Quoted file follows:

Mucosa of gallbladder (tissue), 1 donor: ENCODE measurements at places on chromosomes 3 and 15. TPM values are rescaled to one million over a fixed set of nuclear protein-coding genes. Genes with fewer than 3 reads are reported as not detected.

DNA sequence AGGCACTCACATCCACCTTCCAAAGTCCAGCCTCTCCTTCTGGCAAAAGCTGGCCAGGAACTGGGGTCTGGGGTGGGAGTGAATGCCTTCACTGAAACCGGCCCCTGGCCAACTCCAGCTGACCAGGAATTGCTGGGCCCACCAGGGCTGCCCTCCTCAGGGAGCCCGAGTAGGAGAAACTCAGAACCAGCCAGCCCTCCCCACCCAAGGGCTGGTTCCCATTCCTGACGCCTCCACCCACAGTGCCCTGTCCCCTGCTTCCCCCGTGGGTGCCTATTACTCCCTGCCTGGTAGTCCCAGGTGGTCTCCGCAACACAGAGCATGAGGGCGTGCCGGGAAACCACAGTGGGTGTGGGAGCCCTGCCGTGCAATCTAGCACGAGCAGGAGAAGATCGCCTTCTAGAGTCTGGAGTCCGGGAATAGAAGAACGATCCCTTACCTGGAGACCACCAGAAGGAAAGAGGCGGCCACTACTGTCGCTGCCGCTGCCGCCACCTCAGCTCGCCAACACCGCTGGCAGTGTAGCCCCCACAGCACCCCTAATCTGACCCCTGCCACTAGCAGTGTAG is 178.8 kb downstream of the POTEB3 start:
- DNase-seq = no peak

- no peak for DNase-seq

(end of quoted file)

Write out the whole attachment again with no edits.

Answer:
Mucosa of gallbladder (tissue), 1 donor: ENCODE measurements at places on chromosomes 3 and 15. TPM values are rescaled to one million over a fixed set of nuclear protein-coding genes. Genes with fewer than 3 reads are reported as not detected.

DNA sequence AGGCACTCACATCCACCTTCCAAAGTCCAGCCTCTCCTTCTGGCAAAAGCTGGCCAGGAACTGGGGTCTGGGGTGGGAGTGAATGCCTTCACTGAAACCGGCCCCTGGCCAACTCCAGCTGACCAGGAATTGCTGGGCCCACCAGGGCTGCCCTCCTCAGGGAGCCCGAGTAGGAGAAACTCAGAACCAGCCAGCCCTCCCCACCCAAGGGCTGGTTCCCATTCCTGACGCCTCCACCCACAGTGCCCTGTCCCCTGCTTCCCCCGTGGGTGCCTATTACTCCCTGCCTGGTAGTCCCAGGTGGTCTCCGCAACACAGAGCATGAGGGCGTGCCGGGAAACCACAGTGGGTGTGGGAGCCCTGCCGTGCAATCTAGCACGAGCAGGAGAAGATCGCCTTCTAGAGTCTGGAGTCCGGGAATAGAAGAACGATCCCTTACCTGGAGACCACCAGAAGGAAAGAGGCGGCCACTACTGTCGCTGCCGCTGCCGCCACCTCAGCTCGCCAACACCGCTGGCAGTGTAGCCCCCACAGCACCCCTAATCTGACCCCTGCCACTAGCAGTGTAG is 178.8 kb downstream of the POTEB3 start:
- DNase-seq = no peak

- no peak for DNase-seq